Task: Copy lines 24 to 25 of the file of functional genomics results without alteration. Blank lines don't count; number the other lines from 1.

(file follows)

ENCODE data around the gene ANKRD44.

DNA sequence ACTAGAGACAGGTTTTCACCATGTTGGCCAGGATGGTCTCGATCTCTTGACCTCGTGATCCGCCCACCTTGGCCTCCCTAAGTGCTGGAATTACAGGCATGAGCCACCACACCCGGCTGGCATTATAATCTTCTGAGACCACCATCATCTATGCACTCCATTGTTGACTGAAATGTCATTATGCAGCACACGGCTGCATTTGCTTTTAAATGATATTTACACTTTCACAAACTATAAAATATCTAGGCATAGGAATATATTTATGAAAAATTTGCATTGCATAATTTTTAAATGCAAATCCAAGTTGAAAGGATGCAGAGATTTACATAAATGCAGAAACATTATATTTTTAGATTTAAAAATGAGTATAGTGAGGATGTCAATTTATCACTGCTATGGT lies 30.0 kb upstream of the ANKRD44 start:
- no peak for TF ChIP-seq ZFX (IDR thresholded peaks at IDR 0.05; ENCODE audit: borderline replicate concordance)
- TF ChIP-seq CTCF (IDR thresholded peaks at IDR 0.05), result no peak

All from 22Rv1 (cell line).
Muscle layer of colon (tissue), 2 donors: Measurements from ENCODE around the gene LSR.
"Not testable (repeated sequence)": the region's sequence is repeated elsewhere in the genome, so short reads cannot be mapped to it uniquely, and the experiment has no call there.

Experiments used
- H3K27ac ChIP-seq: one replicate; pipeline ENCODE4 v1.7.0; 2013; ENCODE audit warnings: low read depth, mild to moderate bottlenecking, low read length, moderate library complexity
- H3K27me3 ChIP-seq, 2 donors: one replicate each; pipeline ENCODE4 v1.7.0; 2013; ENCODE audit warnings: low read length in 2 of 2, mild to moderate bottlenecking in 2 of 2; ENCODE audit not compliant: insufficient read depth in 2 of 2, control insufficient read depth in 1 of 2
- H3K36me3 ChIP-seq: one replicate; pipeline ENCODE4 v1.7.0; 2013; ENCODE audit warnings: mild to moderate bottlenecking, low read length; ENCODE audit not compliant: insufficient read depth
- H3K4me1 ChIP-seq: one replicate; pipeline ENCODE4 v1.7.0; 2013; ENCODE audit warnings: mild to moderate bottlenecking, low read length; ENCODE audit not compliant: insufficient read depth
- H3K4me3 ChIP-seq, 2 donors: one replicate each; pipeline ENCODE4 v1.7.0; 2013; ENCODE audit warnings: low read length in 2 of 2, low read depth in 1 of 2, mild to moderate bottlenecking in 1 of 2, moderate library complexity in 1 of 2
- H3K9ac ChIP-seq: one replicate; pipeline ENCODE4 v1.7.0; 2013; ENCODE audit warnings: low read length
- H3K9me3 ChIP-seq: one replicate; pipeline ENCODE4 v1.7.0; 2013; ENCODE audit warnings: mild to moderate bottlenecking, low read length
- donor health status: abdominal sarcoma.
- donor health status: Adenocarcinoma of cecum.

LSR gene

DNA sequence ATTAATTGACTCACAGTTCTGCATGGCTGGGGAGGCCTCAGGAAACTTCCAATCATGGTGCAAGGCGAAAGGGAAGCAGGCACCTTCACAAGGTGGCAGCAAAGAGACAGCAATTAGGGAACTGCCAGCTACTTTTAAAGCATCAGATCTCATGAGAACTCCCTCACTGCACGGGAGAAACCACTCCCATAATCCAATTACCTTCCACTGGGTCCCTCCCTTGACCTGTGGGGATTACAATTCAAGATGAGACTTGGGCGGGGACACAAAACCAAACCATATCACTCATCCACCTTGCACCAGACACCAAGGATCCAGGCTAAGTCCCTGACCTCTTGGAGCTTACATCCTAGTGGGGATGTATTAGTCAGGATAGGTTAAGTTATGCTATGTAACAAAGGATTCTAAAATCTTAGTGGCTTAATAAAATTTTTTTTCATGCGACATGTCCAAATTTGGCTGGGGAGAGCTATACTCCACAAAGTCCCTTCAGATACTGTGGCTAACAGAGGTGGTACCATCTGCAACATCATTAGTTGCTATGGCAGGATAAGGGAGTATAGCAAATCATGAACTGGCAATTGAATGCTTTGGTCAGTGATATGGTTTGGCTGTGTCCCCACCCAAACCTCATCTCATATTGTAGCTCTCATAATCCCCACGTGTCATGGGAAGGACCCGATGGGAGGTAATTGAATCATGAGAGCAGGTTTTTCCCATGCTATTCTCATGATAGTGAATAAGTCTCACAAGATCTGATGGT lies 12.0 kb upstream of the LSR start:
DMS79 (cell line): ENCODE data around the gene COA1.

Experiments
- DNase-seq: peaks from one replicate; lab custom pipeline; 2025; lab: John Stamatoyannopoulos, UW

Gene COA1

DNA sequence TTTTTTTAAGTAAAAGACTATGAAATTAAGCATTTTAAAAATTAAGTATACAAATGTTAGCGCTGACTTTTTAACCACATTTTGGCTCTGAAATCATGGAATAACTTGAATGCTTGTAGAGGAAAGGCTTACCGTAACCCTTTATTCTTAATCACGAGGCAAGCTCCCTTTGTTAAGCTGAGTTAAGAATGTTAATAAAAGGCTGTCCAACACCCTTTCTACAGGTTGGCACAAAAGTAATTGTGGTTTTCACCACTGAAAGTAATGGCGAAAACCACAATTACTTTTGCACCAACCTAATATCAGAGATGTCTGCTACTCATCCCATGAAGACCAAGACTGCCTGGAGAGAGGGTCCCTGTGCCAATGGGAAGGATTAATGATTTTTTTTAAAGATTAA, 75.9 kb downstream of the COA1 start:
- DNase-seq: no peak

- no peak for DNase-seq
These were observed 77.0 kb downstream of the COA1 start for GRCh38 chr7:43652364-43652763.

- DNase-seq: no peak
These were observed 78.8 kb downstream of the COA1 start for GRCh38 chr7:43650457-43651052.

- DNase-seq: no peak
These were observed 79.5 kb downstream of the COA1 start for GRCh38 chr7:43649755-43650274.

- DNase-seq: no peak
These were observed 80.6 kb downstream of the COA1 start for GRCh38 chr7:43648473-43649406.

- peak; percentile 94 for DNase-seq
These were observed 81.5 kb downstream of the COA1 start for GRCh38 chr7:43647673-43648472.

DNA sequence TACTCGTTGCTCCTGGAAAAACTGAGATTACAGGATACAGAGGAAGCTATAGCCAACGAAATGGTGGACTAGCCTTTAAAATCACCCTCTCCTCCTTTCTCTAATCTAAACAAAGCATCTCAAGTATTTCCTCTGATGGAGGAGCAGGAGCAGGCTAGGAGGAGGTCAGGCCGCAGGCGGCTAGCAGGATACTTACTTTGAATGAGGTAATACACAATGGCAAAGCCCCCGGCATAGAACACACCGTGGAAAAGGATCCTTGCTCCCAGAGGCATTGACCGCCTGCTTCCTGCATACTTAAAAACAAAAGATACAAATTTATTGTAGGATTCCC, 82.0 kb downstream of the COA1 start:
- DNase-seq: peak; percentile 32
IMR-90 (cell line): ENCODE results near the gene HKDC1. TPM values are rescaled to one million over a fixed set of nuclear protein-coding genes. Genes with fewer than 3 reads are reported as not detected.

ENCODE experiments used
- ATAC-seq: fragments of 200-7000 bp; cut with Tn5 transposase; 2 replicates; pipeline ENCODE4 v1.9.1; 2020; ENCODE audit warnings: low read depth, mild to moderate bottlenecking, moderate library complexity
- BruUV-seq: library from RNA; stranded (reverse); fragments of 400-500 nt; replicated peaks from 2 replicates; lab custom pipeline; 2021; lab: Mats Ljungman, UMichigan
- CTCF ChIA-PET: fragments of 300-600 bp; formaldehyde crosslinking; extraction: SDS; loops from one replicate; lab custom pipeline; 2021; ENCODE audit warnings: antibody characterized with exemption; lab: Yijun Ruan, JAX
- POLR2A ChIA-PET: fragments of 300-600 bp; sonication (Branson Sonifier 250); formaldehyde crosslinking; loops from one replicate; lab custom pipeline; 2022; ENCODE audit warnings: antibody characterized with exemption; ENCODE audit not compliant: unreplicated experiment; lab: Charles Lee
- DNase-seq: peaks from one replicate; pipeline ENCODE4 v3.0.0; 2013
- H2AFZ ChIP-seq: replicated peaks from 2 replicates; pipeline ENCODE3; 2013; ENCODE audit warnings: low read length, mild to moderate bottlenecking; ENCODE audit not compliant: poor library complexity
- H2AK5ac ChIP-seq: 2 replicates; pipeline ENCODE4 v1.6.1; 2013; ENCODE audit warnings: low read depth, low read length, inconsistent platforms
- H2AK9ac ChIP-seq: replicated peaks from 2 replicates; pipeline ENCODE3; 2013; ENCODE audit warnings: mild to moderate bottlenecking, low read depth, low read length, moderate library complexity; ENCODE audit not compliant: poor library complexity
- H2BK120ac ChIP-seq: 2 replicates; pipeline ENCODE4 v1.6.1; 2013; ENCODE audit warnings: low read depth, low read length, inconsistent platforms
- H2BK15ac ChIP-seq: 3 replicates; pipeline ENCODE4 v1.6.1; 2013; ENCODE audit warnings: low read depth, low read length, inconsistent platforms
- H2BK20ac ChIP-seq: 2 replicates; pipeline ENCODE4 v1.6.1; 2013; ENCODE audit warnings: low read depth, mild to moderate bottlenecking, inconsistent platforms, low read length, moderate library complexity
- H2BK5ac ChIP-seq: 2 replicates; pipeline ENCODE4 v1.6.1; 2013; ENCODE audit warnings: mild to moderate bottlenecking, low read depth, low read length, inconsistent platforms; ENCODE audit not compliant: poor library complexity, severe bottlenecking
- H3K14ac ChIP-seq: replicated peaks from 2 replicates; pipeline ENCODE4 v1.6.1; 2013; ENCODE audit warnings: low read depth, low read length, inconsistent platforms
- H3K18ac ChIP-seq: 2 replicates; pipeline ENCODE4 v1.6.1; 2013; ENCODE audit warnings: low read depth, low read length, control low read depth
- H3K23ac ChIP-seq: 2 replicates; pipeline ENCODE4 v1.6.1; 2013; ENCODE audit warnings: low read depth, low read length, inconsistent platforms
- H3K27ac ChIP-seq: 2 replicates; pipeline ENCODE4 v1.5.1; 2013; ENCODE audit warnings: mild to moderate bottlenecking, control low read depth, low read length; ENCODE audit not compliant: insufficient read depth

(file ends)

DNA sequence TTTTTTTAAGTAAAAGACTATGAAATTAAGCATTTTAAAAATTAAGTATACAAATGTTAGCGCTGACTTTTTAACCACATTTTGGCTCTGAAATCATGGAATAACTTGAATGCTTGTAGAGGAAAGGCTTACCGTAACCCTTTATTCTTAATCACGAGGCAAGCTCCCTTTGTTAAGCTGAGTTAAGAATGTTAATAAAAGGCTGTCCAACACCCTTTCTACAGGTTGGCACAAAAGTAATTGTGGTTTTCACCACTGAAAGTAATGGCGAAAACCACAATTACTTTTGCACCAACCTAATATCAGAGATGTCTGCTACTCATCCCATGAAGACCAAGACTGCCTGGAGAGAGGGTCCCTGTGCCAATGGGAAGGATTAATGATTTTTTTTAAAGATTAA, 75.9 kb downstream of the COA1 start:
- DNase-seq: no peak